A York (Pa.) Daily Record photographer captured the late actor Eddie Albert – Oliver Wendell Douglas in the 1960s sitcom ‘Green Acres’ – in East Berlin, Pa., in 1997. Albert received a Bronze Star in that eastern Adams County town for his heroics in the Pacific Theater in World War II. Also of interest: Nazis murdered downed WWII airman from York and York County sacrificed on homefront and war front to aid Allies in World War II and War memorials stand proudly in towns throughout York County.
York Daily Record/Sunday News writer Jeff Frantz has told a touching story about York’s Robert Kressler, who was killed in France in combat in World War II.
For years, his sister, Jeanne Stefanowicz, 82, of York, did not know how he was killed.
He wrote how the Purple Heart Hall of Honor in New York answered that question. (Please read this excellent story The death of Pfc. Kressler: A call, and an answer to find out the details.)
This post, looking ahead to Veterans Day, is about another hero – a high-profile hero – who fought in the Pacific Theater. He held a local link in East Berlin.
That hero was the late Eddie Albert, aka Oliver Wendell Douglas, TV husband of Eva Gabor and foil of Arnold the Pig… .
Yes, of “Green Acres” fame.
The short story is that he came to East Berlin twice in 1997 to be feted for saving 79 fighting men in the Battle of Tarawa.
Yes, the gentleman farmer of TV fame was one tough fighting man.
Excerpts from the York Daily Record (11/11/1997) story on Albert’s link to East Berlin follow:
“Battle of Tarawa,” starring Eddie Albert: In this thrilling action-adventure, legendary actor Eddie Albert plays a recently enlisted Navy sailor sent to defend his country during World War II. He is a lieutenant junior grade, a reserve sailor fresh out of boot camp.
As the action unfolds, Albert’s ship, the U.S.S. Sheridan, circles a coral atoll in the South Pacific. It is a November day in 1943. It is Albert’s first invasion. Marines swarm the waters off the coast of the Gilbert Islands, wading toward the beaches under heavy Japanese fire. Hundreds are dead and wounded.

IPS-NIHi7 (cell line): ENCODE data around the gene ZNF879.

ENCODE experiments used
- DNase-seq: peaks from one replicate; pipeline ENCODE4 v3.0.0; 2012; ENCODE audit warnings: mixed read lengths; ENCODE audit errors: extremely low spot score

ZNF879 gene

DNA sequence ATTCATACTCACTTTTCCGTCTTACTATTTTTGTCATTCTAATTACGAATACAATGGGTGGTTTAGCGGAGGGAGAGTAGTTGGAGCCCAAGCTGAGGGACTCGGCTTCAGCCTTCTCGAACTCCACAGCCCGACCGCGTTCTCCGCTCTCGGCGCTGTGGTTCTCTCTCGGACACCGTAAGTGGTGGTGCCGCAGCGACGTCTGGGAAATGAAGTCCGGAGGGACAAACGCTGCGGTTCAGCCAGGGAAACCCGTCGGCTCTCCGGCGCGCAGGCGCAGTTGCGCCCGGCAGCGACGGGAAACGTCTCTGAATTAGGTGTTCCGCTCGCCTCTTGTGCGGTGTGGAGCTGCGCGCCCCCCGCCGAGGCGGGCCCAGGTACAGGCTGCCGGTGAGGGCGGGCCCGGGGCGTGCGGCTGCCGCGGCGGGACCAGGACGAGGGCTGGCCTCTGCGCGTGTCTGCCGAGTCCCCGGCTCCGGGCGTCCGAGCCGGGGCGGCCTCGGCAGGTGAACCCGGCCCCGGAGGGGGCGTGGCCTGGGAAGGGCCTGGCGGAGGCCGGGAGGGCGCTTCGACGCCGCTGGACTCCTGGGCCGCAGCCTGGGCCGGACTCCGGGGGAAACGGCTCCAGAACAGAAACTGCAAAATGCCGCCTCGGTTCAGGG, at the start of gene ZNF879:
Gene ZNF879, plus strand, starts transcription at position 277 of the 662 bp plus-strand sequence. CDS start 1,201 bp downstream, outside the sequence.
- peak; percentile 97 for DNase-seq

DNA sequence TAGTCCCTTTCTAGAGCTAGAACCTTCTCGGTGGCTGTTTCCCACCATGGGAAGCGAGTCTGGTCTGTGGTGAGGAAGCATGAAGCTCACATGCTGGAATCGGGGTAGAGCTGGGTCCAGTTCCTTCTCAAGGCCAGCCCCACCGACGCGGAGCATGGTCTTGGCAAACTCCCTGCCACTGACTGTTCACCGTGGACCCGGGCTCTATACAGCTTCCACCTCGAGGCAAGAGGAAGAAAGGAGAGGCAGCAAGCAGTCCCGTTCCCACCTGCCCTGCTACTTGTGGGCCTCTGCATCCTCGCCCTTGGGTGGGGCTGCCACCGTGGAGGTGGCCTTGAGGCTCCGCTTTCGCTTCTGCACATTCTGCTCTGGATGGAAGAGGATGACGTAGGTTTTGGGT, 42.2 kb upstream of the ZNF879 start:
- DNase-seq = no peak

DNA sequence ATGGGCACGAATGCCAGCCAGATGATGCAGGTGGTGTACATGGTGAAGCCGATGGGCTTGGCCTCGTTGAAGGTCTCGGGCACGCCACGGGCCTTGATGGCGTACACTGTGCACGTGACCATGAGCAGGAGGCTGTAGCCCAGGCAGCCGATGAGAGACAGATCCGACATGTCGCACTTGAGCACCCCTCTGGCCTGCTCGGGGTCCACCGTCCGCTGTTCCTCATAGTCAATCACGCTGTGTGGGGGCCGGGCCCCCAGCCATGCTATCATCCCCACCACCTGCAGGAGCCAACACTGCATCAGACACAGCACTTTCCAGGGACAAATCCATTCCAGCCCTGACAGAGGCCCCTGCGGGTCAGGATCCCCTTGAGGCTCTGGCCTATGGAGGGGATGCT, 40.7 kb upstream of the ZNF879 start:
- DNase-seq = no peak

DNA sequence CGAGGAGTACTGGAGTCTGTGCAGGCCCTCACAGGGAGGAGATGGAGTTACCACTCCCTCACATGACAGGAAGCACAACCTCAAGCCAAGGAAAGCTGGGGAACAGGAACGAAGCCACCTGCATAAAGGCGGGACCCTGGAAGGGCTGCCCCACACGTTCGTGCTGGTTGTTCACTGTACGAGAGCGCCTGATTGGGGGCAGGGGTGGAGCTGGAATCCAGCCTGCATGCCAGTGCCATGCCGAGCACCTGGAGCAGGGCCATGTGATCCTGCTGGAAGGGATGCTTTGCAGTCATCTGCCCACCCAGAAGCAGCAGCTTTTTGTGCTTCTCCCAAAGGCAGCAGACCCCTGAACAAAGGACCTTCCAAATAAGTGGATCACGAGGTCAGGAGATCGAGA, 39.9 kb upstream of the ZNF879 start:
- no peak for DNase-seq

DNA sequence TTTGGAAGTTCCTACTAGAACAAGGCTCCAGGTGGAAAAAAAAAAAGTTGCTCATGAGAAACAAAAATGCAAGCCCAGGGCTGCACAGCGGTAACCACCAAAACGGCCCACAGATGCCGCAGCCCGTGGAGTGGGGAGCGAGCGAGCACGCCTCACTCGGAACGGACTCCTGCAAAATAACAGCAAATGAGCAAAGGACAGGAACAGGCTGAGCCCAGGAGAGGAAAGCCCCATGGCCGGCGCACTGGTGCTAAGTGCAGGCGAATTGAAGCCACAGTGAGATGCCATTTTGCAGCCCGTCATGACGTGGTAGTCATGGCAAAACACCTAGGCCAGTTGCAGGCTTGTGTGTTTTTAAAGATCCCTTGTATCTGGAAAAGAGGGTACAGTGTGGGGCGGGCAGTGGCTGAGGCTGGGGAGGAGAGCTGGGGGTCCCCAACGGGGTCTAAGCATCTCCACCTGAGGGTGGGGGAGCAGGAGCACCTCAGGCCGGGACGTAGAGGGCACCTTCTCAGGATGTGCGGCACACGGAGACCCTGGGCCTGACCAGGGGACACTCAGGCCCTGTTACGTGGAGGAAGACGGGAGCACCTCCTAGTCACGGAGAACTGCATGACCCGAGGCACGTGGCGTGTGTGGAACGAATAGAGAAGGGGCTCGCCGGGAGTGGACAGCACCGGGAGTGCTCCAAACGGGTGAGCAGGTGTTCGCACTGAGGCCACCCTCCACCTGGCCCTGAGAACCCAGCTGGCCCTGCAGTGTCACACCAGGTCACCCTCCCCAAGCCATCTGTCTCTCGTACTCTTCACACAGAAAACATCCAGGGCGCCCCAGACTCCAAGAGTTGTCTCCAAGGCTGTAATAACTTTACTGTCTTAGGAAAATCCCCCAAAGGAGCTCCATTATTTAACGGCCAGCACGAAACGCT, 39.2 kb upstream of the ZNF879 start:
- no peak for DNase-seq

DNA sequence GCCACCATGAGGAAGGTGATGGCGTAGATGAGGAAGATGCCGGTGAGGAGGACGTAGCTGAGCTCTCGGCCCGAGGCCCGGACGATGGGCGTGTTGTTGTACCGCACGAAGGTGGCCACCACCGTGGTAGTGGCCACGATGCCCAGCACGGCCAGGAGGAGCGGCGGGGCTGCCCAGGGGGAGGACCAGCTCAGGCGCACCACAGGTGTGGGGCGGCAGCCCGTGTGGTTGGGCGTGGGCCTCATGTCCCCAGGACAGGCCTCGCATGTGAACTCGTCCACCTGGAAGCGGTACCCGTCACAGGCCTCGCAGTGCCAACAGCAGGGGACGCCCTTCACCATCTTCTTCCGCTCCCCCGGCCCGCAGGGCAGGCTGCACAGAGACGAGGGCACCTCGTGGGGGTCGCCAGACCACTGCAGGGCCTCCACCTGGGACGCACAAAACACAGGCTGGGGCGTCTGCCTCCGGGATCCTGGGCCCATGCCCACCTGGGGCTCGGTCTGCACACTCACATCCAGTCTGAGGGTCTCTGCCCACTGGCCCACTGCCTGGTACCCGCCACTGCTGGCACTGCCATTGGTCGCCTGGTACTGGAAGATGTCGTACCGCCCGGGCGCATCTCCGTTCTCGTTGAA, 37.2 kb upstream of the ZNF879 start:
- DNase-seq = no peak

At first, Albert watches in horror. Then, in a daring move, he commandeers a small boat and sets out to rescue the wounded. He throws one leg and his torso over the side of the boat and plucks soldiers from the water. When he has rescued six or seven, and his boat is full, he returns to the U.S.S. Sheridan to drop them off. Then he goes out and collects more of the wounded, dodging bullets all the while. That day, 1,056 American men are killed. Albert rescues 79.
Eddie Albert may star in this story of heroism, but this is no Hollywood production. The 89-year-old actor, best known for his role in the television series “Green Acres,” will receive a combat award today, 53 years after his heroics at the Battle of Tarawa. He didn’t ask for the honor. The request came from a Thomasville resident who witnessed the rescues from his perch on a Navy destroyer.
George F. Thomas, commander of the East Berlin Veterans of Foreign Wars post, spent three years persuading the Navy to review Albert’s actions. U.S. Rep. Bill Goodling, R-York County, lent his weight to the effort, and last month, the Navy awarded Albert the Bronze Star, marked “V” for valor in combat.
“We thought he was crazy,” Thomas, 76, said of Albert. “We just saw this guy and couldn’t believe how he was getting away with it and not being killed.” Thomas watched in amazement that November day, peering through binoculars at the daredevil rescuer.
He didn’t know who the hero was. A few years ago, Thomas met a veteran who had a photograph of himself and Albert taken at a Marine Corps reunion. “What are you doing with Eddie Albert?” Thomas asked. The man answered: “He’s the one who got us out of the water.”
Thomas took it from there. He dug up a list of the soldiers stationed on his ship and the wounded men who had been treated there. He searched through records at the Library of Congress in Washington, D.C., to track the men down. He called Albert at his home in Pacific Palisades, Calif., and the two became friends.
Earlier this year, Albert visited York County for the 50th anniversary of the East Berlin VFW. For Albert’s second visit, Tarawa veterans have come from as far away as Illinois and Oklahoma. Retired Marine Dean Snyder drove from Streator, Ill., to honor the man who saved him from drowning. Albert explains his actions with dollops of understatement and humor.
“Well, I thought, “Somebody ought to help them out. They’re going to drown in this water.’ I was highly indignant,” Albert said. Snyder, who was shot in the belly, remembers how Albert strolled through the hospital ship, singing and playing guitar for the wounded men.
Albert has a modest explanation for that, too. “I did that so I wouldn’t have to work.”
When Albert died in 2005, local folks remembered his 1997 visits.
VFW member Paul Kopp recalled members of the American Legion surprising Albert by singing the “Green Acres” theme.
“He got up and he was a-wavin’ and a-singin’,” Kopp said.